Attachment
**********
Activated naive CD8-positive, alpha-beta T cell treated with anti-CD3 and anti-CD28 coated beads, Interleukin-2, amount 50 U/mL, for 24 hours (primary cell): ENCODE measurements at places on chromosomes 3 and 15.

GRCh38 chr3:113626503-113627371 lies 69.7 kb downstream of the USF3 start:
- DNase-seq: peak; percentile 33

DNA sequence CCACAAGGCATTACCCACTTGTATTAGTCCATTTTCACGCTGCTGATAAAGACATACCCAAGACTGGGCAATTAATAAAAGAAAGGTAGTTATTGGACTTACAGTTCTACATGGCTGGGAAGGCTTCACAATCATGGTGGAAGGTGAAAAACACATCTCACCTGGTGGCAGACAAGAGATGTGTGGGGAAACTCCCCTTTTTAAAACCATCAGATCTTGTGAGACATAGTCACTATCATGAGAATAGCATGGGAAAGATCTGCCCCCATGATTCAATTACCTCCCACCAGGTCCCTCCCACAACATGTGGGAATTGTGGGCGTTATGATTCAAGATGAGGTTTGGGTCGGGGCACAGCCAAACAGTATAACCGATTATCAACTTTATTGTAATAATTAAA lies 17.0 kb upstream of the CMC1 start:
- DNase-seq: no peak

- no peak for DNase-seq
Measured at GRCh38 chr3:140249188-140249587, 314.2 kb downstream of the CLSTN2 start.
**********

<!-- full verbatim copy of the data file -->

Activated naive CD8-positive, alpha-beta T cell treated with anti-CD3 and anti-CD28 coated beads, Interleukin-2, amount 50 U/mL, for 24 hours (primary cell): ENCODE measurements at places on chromosomes 3 and 15.

GRCh38 chr3:113626503-113627371 lies 69.7 kb downstream of the USF3 start:
- DNase-seq: peak; percentile 33

DNA sequence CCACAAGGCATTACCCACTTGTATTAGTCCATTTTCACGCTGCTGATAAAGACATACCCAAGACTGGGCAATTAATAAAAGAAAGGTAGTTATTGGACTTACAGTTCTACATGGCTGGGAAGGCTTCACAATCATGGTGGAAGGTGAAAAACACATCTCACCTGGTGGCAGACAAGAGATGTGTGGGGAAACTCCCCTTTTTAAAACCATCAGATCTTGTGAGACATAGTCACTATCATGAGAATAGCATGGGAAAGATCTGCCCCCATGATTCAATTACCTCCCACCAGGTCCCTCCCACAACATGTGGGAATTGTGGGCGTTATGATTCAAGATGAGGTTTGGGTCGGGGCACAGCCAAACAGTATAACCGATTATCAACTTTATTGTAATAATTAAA lies 17.0 kb upstream of the CMC1 start:
- DNase-seq: no peak

- no peak for DNase-seq
Measured at GRCh38 chr3:140249188-140249587, 314.2 kb downstream of the CLSTN2 start.